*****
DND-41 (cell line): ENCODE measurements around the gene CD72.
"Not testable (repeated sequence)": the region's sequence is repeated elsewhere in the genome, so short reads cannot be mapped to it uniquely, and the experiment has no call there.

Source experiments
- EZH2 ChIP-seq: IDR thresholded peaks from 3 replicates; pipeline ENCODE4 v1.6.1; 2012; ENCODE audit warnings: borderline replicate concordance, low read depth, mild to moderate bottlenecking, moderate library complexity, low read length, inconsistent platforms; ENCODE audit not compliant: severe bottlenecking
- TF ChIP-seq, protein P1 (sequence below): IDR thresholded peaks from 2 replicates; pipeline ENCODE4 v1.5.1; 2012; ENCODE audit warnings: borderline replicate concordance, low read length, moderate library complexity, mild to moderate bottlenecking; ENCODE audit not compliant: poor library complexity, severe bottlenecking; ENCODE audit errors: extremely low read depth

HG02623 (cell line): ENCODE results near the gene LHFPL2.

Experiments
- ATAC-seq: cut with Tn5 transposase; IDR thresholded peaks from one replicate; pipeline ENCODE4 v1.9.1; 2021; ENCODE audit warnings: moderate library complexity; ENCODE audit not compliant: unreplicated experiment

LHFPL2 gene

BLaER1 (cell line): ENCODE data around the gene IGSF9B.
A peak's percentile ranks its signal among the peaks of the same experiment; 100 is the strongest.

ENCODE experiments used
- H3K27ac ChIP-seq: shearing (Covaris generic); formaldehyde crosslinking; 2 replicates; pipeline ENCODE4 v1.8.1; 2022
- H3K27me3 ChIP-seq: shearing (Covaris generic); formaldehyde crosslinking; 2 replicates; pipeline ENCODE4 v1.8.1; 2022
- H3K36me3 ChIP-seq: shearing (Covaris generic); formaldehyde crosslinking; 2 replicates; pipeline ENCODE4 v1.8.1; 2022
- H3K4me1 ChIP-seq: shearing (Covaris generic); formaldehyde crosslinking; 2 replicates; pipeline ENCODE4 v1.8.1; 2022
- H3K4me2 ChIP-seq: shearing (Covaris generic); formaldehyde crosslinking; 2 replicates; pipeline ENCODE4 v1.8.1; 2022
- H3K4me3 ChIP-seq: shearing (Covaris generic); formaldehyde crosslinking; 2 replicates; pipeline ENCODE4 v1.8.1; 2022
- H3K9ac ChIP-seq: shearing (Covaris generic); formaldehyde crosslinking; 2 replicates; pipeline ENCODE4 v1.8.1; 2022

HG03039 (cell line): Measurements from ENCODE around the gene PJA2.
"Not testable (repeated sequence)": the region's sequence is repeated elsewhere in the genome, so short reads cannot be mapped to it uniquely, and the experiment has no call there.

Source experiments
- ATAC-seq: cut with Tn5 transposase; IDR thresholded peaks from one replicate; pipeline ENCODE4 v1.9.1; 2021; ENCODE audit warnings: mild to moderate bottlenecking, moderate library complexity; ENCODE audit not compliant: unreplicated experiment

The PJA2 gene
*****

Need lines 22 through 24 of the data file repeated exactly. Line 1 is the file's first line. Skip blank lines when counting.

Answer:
Source experiments
- ATAC-seq: cut with Tn5 transposase; IDR thresholded peaks from one replicate; pipeline ENCODE4 v1.9.1; 2021; ENCODE audit warnings: mild to moderate bottlenecking, moderate library complexity; ENCODE audit not compliant: unreplicated experiment

The PJA2 gene